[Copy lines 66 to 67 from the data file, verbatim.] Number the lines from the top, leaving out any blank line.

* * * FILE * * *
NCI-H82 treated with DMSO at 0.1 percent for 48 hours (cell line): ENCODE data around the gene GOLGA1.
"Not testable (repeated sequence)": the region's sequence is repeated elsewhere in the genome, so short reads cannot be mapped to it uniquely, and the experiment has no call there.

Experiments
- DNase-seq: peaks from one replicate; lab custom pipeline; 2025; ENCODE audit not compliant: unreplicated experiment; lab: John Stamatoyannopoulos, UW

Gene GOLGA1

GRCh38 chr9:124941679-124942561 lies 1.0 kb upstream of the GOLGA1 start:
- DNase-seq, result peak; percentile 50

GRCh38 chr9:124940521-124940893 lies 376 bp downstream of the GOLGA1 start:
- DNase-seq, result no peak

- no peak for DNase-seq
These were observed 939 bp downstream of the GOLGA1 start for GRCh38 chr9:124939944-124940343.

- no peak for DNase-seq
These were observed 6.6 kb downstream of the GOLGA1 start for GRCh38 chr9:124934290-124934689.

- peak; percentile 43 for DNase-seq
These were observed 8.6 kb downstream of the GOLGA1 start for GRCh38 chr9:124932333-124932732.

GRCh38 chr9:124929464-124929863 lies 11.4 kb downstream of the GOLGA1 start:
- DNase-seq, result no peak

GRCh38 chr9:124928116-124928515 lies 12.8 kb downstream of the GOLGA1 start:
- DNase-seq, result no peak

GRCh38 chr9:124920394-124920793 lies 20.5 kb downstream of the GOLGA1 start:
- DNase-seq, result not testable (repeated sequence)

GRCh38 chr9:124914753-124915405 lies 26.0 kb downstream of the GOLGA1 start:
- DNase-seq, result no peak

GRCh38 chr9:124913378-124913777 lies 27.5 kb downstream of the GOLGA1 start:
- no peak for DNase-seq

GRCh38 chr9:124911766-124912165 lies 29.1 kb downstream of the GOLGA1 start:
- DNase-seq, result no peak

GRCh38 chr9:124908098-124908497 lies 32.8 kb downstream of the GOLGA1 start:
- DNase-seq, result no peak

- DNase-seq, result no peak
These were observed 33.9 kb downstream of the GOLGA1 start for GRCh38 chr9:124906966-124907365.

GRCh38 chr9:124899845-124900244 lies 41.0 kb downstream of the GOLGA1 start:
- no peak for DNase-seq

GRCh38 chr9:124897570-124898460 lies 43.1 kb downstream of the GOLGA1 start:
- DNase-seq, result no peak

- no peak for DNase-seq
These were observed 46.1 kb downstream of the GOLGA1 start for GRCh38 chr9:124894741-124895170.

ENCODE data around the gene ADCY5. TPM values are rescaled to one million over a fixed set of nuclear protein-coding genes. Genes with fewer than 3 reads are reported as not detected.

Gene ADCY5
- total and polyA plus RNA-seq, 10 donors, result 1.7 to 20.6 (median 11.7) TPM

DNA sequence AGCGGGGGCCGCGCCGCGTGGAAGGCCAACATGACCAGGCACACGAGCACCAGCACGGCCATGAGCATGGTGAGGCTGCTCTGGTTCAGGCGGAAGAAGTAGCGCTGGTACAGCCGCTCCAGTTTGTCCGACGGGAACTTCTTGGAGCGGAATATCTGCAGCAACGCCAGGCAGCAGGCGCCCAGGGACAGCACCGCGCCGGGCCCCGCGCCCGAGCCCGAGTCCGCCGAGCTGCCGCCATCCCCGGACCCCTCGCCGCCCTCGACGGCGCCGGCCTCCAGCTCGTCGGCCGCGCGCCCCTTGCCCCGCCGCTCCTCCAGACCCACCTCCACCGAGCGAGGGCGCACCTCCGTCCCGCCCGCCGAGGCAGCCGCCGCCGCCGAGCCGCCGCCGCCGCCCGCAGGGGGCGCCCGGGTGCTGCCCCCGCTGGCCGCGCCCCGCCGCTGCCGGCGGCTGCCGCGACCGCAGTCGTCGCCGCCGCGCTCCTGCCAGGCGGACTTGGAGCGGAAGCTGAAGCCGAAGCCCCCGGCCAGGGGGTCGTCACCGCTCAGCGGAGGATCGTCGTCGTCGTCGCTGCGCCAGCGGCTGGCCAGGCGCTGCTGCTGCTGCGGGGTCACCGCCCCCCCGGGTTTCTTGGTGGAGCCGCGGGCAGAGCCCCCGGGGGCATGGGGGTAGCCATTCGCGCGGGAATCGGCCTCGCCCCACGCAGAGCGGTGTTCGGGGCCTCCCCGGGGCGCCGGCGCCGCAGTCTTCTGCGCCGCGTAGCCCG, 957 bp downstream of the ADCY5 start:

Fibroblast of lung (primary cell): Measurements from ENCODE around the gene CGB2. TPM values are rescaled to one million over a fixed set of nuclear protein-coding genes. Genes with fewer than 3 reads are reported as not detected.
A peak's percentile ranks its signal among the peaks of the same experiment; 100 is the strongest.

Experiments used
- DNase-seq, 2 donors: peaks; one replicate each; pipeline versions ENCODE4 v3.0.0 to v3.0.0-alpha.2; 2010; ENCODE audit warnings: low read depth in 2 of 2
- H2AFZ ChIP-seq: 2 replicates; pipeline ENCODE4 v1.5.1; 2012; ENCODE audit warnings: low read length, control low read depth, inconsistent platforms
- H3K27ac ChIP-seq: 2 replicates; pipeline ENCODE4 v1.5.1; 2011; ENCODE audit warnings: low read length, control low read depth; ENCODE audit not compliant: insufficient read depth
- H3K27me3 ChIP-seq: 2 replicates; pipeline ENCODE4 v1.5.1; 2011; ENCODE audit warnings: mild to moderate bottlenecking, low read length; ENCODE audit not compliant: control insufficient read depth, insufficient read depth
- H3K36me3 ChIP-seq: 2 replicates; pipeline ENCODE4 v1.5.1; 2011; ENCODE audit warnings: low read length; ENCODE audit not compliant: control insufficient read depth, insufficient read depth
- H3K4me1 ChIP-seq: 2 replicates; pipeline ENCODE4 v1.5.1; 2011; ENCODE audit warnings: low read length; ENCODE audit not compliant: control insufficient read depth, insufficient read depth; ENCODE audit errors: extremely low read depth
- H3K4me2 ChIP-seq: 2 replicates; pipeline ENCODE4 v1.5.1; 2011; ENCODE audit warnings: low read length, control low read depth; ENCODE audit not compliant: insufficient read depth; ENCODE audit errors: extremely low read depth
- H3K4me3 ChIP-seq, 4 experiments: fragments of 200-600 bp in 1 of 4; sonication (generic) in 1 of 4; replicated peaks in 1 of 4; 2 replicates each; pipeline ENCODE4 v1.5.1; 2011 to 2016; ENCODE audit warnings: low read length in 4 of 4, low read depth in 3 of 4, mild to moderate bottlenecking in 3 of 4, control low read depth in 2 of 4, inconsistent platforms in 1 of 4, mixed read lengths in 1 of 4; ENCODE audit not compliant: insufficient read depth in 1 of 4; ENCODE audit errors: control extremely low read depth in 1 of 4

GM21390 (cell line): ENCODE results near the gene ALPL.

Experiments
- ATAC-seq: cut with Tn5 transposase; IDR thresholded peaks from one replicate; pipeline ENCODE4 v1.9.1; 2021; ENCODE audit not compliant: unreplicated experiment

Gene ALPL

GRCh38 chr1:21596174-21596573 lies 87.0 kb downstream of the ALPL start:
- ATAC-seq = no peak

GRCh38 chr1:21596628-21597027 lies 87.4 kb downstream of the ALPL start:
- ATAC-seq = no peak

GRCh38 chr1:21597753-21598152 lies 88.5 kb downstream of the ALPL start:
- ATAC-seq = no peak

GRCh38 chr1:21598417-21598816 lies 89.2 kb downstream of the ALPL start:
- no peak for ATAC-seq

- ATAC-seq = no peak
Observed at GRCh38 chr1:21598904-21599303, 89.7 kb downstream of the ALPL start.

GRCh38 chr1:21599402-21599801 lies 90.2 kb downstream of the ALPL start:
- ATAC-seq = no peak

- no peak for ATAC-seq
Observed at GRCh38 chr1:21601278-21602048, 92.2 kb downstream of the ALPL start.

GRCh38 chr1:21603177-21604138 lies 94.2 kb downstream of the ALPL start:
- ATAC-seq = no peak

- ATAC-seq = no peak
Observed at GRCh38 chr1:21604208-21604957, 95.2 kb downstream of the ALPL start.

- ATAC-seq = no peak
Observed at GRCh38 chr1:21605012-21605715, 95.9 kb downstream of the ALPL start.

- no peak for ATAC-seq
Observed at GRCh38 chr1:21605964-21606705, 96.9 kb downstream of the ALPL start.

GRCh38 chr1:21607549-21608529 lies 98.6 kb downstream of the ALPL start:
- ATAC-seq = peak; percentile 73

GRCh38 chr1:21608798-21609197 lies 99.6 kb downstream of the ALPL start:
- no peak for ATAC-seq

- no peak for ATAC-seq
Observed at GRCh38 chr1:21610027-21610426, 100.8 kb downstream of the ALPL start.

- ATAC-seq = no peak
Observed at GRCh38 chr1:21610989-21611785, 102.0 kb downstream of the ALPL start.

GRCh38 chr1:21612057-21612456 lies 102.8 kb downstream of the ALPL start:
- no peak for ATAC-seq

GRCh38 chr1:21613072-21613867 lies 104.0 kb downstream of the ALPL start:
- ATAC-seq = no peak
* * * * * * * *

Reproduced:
Observed at GRCh38 chr1:21598904-21599303, 89.7 kb downstream of the ALPL start.

GRCh38 chr1:21599402-21599801 lies 90.2 kb downstream of the ALPL start: